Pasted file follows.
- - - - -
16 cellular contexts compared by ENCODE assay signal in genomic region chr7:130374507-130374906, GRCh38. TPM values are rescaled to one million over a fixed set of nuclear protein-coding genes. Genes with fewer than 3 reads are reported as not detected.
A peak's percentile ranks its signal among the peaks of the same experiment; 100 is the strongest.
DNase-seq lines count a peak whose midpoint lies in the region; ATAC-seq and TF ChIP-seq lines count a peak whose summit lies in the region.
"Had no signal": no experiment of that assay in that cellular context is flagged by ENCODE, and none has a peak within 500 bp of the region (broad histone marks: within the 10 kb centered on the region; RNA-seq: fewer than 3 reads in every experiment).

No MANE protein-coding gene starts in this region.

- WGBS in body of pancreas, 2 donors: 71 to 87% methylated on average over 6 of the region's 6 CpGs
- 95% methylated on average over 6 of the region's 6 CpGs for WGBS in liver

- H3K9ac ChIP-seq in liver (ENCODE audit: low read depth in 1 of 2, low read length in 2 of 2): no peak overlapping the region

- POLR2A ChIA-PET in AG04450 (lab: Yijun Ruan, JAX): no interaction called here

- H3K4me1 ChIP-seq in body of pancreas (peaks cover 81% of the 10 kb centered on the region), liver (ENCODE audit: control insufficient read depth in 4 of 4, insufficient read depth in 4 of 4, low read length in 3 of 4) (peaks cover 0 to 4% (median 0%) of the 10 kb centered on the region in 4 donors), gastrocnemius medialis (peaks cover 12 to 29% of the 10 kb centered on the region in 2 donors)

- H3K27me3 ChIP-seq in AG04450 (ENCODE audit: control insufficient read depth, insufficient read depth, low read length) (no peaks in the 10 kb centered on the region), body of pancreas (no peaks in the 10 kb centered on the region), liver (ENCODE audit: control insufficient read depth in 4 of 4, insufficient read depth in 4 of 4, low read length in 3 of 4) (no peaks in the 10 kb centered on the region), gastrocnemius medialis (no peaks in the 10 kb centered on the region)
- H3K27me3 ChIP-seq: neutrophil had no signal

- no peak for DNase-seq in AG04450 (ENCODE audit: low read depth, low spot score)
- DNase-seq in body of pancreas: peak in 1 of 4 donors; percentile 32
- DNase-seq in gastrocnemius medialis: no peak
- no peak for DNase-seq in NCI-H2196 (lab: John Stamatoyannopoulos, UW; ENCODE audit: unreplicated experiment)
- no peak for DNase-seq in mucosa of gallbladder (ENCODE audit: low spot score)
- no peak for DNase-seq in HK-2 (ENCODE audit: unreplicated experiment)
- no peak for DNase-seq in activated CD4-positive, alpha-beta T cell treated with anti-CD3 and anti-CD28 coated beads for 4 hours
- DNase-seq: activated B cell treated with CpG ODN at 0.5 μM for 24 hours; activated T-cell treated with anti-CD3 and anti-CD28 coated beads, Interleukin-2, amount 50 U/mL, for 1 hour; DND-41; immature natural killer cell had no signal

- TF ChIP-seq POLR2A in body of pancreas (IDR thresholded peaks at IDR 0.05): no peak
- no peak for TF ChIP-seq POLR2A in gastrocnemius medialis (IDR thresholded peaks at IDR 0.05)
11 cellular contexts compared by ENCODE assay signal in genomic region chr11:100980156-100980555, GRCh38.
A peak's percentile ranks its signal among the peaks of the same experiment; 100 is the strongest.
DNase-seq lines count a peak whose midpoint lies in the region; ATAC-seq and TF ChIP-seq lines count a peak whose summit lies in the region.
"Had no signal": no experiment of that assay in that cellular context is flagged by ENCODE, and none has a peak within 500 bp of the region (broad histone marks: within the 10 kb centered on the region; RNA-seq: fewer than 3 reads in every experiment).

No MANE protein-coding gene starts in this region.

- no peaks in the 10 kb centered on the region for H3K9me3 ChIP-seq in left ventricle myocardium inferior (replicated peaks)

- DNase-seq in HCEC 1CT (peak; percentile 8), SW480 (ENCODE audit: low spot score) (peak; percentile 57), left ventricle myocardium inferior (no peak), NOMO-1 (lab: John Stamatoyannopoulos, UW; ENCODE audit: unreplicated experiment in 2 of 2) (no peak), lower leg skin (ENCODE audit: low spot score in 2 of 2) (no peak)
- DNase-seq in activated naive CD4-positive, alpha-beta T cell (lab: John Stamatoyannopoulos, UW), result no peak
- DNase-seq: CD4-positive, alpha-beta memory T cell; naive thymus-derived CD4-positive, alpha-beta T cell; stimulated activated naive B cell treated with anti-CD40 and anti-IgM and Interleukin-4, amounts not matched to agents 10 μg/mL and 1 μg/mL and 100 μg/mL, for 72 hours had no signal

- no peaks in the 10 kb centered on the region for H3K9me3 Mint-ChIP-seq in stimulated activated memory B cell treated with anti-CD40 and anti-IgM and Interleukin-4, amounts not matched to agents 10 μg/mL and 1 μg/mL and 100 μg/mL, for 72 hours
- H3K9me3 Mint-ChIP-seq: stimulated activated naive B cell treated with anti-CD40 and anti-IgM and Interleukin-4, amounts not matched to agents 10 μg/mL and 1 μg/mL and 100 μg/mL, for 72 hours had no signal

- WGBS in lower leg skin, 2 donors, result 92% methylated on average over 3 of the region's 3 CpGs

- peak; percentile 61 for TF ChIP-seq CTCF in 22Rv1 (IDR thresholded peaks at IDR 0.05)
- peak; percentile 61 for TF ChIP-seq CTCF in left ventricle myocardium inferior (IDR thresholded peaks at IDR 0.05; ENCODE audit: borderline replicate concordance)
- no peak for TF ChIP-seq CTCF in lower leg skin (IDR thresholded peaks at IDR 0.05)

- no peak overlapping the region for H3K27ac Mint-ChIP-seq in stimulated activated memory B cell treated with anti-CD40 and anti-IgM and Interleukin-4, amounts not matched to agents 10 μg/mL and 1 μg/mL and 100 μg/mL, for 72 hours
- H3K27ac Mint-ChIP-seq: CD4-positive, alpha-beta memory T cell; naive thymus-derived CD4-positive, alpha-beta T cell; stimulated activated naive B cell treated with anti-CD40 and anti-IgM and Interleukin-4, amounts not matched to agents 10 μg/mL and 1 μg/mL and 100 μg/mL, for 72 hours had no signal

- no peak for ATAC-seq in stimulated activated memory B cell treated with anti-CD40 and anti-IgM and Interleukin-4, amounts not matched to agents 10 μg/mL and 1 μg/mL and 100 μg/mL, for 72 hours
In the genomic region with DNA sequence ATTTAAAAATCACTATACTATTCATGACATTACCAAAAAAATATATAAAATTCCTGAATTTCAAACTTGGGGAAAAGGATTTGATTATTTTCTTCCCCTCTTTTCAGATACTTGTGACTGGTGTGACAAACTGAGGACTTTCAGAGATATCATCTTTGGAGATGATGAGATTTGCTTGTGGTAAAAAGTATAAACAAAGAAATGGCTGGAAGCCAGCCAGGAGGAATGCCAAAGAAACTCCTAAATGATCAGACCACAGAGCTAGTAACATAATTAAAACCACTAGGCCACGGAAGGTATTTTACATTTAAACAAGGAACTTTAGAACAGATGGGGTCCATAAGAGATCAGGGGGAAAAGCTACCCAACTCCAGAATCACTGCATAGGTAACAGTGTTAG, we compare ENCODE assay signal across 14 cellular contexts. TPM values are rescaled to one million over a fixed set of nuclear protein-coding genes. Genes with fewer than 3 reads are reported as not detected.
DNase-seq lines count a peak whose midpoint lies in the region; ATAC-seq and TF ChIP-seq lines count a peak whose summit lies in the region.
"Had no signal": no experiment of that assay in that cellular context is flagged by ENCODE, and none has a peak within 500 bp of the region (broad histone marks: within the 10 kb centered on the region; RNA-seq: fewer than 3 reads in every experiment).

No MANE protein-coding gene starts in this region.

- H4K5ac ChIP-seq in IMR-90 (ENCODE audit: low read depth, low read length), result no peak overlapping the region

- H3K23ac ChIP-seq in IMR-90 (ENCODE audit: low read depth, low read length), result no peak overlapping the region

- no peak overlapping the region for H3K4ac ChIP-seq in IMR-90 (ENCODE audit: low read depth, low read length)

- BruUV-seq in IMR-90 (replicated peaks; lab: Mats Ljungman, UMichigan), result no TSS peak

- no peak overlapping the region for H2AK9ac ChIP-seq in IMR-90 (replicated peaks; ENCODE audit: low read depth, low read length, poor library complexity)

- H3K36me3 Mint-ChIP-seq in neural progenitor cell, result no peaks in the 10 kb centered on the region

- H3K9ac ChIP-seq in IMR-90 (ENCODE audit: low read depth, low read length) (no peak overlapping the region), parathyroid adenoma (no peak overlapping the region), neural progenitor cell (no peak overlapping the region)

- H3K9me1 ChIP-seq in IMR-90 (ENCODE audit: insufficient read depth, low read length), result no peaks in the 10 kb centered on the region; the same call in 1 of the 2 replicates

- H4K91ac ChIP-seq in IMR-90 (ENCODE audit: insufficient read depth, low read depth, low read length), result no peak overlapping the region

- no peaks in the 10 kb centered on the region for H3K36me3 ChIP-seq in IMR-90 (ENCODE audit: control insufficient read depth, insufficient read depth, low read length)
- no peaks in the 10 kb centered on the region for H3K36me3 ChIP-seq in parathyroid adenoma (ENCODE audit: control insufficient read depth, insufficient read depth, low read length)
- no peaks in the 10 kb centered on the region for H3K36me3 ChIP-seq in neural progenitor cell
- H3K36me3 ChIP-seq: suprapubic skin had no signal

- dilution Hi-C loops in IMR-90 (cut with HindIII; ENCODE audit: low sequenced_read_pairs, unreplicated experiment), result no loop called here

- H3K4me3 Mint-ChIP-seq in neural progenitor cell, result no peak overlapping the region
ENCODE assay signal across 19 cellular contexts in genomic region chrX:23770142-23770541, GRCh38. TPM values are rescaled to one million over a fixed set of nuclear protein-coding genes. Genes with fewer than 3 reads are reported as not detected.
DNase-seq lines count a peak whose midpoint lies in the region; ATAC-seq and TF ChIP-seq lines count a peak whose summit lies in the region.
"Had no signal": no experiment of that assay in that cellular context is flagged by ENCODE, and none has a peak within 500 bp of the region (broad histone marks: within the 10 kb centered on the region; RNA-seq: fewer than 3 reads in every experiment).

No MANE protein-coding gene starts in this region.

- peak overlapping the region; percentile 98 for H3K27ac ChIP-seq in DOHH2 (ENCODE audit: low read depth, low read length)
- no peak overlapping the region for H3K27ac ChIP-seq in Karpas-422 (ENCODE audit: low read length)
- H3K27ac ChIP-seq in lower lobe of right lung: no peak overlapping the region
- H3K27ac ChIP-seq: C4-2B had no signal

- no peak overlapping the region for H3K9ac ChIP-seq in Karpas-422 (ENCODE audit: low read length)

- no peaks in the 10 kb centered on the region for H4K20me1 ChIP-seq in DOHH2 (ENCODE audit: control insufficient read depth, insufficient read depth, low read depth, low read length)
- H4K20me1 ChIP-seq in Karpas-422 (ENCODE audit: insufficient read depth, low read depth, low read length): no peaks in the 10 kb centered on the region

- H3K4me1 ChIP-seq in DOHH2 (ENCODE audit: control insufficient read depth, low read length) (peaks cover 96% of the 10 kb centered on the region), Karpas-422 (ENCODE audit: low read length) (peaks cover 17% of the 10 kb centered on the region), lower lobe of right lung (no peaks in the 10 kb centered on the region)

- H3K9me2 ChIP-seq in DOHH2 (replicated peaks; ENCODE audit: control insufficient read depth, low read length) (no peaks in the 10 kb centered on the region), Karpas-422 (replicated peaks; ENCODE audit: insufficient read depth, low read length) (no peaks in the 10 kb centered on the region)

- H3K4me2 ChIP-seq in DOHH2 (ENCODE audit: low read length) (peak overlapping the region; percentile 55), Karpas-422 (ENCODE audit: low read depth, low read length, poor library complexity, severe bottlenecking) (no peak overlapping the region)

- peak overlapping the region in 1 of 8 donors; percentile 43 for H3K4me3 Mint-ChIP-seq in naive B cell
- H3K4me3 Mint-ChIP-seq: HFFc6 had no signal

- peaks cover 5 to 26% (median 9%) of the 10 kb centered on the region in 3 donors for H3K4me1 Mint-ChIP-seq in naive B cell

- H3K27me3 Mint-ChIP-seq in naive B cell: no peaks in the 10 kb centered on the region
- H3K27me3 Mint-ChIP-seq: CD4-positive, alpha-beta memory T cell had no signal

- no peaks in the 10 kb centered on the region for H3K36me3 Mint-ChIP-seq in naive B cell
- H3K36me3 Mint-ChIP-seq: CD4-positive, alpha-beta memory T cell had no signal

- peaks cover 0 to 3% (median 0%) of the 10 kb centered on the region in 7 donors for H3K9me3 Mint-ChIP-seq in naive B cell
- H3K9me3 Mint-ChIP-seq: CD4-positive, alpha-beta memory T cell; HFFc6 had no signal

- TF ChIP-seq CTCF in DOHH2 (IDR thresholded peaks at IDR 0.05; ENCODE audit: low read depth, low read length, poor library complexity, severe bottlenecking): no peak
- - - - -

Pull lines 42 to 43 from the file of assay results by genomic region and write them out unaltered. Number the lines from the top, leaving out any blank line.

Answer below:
DNase-seq lines count a peak whose midpoint lies in the region; ATAC-seq and TF ChIP-seq lines count a peak whose summit lies in the region.
"Had no signal": no experiment of that assay in that cellular context is flagged by ENCODE, and none has a peak within 500 bp of the region (broad histone marks: within the 10 kb centered on the region; RNA-seq: fewer than 3 reads in every experiment).